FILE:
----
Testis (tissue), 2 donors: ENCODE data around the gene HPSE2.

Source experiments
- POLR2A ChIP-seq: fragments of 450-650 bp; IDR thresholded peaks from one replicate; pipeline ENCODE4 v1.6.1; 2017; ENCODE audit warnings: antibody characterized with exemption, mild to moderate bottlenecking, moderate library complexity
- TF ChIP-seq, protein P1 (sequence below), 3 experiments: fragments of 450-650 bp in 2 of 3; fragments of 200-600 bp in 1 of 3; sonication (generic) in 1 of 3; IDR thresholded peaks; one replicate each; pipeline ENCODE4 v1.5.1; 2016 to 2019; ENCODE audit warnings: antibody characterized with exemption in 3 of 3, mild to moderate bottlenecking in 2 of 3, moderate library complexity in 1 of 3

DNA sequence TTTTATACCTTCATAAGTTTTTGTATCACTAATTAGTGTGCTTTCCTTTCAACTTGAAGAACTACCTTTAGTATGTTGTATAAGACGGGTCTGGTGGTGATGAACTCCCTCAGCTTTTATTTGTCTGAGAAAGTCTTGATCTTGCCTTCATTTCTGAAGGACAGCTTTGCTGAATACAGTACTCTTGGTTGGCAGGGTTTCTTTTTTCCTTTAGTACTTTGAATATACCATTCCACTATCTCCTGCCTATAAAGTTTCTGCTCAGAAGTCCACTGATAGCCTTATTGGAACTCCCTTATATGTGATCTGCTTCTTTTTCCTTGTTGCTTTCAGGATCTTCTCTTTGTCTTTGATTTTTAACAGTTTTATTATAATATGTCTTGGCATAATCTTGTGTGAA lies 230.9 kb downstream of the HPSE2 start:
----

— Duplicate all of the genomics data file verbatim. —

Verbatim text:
Testis (tissue), 2 donors: ENCODE data around the gene HPSE2.

Source experiments
- POLR2A ChIP-seq: fragments of 450-650 bp; IDR thresholded peaks from one replicate; pipeline ENCODE4 v1.6.1; 2017; ENCODE audit warnings: antibody characterized with exemption, mild to moderate bottlenecking, moderate library complexity
- TF ChIP-seq, protein P1 (sequence below), 3 experiments: fragments of 450-650 bp in 2 of 3; fragments of 200-600 bp in 1 of 3; sonication (generic) in 1 of 3; IDR thresholded peaks; one replicate each; pipeline ENCODE4 v1.5.1; 2016 to 2019; ENCODE audit warnings: antibody characterized with exemption in 3 of 3, mild to moderate bottlenecking in 2 of 3, moderate library complexity in 1 of 3

DNA sequence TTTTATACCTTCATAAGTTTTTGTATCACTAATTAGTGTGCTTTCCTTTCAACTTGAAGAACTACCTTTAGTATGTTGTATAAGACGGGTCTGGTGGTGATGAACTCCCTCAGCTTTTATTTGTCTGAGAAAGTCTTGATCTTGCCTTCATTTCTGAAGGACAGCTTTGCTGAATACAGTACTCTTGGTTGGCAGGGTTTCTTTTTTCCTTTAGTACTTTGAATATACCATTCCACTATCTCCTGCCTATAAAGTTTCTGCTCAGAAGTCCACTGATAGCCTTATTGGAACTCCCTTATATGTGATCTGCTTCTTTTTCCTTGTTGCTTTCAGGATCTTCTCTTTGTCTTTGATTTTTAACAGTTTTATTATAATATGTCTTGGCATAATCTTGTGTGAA lies 230.9 kb downstream of the HPSE2 start: